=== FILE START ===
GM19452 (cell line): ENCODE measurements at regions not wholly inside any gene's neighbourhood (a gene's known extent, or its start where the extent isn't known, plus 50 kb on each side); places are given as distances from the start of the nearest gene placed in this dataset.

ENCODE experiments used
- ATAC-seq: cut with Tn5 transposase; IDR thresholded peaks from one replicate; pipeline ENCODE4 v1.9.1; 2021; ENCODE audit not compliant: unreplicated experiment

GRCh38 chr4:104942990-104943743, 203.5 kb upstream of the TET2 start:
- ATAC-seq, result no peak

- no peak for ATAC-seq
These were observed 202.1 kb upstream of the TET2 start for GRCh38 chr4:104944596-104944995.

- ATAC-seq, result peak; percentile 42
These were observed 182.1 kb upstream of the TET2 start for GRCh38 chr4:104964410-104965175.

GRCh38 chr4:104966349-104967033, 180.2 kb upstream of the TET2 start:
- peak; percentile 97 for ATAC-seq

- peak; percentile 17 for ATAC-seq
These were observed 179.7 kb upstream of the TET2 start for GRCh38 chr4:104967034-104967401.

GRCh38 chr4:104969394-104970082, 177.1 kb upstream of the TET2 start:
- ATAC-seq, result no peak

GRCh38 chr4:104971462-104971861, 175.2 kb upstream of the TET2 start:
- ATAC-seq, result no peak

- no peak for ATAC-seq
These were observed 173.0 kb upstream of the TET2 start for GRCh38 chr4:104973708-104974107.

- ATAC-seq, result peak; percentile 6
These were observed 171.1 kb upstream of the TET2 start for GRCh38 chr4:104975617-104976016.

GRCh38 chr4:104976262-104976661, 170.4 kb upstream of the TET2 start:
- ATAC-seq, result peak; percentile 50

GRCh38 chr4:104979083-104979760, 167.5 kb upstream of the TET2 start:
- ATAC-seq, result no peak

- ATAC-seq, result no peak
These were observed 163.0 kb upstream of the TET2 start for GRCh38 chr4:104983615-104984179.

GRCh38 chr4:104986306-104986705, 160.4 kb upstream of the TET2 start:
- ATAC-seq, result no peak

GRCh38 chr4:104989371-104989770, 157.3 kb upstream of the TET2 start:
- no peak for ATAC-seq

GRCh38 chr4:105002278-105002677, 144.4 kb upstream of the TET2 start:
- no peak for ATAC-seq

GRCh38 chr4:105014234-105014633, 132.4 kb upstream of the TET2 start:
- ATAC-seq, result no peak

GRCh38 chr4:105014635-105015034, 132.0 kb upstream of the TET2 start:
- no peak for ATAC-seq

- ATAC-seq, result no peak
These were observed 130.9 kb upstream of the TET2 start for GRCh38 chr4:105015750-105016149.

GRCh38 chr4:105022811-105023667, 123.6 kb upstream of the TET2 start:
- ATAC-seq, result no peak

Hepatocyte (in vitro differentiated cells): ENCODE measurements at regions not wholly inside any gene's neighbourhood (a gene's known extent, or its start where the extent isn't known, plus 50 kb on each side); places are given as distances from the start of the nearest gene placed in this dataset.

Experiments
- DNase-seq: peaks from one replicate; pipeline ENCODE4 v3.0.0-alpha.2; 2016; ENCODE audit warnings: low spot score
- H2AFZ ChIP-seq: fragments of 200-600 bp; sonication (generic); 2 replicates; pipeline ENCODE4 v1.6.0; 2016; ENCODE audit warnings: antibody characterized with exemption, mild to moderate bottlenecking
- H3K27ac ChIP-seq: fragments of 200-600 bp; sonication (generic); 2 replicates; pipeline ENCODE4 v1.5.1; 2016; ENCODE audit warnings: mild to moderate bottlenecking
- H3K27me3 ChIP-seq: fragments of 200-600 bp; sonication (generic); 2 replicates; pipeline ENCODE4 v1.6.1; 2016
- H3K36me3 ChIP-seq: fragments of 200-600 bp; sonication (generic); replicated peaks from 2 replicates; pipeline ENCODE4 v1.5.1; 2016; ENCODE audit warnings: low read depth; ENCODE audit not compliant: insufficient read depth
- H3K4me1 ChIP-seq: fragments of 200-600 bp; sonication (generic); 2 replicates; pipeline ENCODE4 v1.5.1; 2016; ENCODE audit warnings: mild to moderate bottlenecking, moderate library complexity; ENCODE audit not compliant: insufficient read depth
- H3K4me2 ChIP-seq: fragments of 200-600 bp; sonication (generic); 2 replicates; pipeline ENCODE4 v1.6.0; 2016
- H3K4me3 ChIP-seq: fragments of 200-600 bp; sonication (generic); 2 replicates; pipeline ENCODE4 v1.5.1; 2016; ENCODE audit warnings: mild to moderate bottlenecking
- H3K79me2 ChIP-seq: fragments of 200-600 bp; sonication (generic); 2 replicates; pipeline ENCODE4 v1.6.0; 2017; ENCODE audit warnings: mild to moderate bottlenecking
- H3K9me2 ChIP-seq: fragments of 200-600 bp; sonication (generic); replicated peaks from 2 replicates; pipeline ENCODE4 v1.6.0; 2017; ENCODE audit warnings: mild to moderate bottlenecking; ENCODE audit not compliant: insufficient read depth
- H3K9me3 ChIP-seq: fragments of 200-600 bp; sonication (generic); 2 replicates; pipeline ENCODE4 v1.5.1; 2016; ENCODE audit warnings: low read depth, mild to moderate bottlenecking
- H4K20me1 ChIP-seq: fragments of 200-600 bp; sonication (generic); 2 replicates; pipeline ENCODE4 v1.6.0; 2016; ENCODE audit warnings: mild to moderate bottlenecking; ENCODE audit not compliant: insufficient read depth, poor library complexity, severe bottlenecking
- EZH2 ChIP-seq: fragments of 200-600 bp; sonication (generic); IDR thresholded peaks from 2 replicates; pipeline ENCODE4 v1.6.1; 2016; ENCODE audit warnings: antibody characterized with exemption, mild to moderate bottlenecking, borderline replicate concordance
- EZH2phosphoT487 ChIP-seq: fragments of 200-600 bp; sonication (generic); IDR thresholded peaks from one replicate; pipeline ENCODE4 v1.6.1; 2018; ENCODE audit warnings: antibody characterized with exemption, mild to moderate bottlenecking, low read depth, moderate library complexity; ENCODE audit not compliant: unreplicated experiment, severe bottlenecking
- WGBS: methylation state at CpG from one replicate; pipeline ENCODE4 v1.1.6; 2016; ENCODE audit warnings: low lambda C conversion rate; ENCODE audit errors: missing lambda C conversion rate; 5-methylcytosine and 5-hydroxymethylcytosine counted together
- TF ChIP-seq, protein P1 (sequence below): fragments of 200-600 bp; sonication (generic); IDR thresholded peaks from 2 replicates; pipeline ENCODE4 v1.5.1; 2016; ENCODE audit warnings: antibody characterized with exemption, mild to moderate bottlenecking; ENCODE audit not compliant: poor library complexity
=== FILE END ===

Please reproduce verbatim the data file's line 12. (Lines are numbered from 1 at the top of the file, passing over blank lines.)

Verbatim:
- peak; percentile 17 for ATAC-seq